The Trustees and Master Masons

The Town Council and Established Church ministers were named as Trustees. The overseer and supervisor was Heriot's friend, Dr. Walter Balcanquall D.D. Master of the Savoy, Dean of Rochester and later of Durham. Balcanquall was one of the courtier chaplains to both James and Charles I. He was a man of considerable culture, vision and energy, and is believed to have had great influence in the early development of the Hospital. He was instrumental in selecting a field of Slezer Print eight and a half acres – part of the 'Hie Riggs' – to the south of the Castle and Grassmarket, for the site of the building, and he is thought to have advised the master masons on the original design. He was also responsible for the drawing up of the original Statutes, whose influence remains evident in the constitution of George Heriot's Trust and School to this day.

According to Sir John Summerson, in giving "the paterne" to the Hospital, Balcanquall probably indicated the Palace described by Sebastiano Serlio in his "Seventh Book of Architecture" of about 1550. The records make it clear, however, that the architect of Heriot's Hospital was the royal master mason, William Wallace, after whose death in October 1631 the work was carried on by his assistant and successor William Aytoun. Both were experienced Scottish masons who had been involved in working on and studying the construction of other notable buildings in Scotland. It is clear that the main features of the design were laid down at the outset in the ground plan and were adhered to, more or less closely, throughout the undertaking. The result - according to W. Douglas Simpson "as thoroughly a Scottish Building as anything could be" - not only satisfied the practical requirements of a hospital school of its time but has remained as attractive as it is functional to this day.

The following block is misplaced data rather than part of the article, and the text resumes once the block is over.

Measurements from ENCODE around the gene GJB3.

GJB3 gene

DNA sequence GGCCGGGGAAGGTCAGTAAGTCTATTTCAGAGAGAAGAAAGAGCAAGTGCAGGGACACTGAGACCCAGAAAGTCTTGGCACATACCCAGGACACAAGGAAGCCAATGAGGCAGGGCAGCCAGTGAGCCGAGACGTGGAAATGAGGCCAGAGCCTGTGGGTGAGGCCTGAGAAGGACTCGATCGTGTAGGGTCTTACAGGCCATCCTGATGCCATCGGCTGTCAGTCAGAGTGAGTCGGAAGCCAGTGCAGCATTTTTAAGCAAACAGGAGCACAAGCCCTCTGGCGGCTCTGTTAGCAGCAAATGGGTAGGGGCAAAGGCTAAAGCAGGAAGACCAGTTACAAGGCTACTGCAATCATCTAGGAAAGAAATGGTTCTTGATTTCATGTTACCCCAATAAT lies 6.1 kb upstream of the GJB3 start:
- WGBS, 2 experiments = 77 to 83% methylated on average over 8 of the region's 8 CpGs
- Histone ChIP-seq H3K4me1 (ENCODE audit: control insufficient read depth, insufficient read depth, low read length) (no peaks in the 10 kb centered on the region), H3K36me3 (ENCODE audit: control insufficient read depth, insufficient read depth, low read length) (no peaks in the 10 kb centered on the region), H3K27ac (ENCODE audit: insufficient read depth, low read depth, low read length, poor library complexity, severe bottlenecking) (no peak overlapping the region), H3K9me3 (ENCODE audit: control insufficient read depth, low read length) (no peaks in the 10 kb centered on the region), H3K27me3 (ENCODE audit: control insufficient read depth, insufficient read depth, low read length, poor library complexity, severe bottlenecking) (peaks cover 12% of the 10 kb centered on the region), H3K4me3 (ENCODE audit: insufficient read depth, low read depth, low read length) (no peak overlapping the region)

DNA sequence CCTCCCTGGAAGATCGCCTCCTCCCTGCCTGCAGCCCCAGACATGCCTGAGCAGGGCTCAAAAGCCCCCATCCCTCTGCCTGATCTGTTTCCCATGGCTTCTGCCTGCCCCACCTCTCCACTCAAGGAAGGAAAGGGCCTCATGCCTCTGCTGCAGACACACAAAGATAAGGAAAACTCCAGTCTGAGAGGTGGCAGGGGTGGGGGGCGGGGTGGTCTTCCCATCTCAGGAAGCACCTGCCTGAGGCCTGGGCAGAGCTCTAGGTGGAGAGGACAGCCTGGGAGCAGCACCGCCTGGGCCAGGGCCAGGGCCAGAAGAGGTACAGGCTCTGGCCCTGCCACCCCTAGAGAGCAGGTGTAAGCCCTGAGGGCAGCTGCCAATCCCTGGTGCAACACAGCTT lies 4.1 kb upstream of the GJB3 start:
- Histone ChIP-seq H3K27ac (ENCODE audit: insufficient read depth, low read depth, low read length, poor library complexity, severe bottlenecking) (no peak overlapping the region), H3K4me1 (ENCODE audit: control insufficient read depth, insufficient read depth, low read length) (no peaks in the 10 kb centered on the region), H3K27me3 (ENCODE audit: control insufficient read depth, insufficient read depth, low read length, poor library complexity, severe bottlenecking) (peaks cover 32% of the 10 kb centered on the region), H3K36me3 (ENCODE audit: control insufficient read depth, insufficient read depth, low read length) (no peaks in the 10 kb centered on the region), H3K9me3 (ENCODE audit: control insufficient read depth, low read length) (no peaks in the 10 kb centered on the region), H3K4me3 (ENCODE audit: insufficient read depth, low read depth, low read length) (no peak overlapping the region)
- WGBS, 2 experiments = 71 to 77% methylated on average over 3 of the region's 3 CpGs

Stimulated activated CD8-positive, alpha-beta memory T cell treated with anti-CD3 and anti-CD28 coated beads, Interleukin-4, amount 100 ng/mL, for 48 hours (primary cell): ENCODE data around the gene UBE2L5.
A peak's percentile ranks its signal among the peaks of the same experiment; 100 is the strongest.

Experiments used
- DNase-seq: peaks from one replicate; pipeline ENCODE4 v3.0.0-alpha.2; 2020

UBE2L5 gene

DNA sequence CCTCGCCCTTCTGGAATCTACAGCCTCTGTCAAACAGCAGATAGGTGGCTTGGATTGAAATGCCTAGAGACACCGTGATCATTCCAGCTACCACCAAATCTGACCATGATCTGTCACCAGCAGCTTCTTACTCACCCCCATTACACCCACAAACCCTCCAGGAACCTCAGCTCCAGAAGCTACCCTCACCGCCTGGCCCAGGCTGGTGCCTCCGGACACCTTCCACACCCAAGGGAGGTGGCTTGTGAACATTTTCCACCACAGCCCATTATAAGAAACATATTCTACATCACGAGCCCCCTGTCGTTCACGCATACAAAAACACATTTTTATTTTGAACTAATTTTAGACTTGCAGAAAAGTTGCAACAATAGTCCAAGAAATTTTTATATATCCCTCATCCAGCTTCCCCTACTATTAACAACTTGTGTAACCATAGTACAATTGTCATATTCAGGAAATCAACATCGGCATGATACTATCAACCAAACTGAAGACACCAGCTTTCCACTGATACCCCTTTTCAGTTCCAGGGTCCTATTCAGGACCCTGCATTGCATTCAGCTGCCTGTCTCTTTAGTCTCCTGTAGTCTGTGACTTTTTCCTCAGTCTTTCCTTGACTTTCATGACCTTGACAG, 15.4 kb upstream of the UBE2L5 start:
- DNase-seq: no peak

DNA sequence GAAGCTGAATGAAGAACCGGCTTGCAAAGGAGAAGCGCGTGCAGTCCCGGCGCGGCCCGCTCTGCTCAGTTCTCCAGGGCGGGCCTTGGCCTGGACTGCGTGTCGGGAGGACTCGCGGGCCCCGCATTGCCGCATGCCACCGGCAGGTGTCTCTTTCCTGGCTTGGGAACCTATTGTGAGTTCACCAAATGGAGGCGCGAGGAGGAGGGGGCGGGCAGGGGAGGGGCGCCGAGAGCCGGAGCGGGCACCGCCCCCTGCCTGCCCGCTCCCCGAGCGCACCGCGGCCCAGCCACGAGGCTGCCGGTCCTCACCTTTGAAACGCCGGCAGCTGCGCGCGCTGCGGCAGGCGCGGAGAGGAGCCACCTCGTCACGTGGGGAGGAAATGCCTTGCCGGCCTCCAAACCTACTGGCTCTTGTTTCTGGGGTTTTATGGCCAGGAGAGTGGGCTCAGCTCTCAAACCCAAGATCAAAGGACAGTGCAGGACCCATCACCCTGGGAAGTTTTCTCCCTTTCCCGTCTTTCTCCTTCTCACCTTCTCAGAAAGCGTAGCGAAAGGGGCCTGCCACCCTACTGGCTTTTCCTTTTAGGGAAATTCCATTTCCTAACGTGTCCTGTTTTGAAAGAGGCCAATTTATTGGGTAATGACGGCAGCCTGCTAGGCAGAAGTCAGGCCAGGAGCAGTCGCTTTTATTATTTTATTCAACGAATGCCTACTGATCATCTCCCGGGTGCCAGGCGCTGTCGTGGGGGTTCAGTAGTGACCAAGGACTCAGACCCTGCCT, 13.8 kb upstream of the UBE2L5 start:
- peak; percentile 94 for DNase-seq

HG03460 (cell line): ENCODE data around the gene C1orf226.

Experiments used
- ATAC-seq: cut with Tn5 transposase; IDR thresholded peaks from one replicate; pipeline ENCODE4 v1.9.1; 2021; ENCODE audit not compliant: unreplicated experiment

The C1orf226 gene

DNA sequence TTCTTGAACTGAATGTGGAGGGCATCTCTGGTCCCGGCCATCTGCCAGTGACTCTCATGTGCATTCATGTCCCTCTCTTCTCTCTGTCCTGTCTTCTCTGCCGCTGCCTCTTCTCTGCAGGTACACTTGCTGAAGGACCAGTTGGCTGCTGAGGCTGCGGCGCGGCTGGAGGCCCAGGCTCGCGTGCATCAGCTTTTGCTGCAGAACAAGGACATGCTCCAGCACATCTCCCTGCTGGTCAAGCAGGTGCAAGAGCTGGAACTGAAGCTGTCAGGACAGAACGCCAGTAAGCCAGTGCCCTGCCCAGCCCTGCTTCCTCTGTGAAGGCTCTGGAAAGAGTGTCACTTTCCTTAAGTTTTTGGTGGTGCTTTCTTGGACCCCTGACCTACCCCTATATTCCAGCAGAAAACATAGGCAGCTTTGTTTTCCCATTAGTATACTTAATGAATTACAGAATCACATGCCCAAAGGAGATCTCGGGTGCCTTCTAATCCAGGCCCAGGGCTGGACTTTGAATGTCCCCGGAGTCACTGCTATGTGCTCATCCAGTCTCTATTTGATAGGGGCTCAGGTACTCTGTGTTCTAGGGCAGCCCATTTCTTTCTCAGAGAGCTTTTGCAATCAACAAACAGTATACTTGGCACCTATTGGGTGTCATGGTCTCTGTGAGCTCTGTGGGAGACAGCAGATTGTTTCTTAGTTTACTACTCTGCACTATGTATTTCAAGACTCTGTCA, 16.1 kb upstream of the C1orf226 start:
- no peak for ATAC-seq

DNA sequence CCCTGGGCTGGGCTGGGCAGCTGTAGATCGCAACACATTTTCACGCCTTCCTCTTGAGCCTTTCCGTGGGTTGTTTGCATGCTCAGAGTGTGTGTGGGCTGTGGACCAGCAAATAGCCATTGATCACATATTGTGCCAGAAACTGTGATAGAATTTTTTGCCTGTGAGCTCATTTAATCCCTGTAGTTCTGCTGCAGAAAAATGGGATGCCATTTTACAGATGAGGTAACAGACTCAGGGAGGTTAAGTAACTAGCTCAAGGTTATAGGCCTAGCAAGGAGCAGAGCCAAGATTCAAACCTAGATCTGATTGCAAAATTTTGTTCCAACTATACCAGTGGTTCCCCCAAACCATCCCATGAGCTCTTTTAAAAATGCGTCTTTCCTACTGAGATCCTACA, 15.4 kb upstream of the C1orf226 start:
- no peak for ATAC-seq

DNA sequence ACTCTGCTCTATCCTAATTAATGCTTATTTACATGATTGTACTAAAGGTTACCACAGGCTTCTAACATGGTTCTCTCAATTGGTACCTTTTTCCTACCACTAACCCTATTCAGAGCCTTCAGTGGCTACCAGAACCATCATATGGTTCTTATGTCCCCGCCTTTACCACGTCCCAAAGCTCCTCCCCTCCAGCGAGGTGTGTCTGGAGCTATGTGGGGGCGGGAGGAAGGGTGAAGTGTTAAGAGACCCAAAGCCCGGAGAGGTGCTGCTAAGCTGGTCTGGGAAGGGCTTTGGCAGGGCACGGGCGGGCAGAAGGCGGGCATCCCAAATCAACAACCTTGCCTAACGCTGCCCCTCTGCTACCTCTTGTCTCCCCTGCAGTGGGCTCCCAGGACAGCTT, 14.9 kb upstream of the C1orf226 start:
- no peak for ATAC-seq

The Foundation Stone on the north-west tower is inscribed 1 July 1628 and the date is confirmed by contemporary record.

At first, the work of construction progressed rapidly. Stone came from the freestone quarries at Ravelston; lime from Kirkliston and Westhouses; and timber mainly from Dalkeith. Large joists and other commodious timber were imported from Norway, as was not unusual in Scottish building work of this period.

The promising pace of early development was not able to be continued, however. George Heriot's estate had included large sums of money owed to him by the Crown and others, and much delay was encountered in collecting these debts. Further difficulties were caused by the outbreak of the Civil War. By 1650 the building was habitable at last but in that same year it was commandeered by Cromwell's military government in Scotland and converted into an army hospital.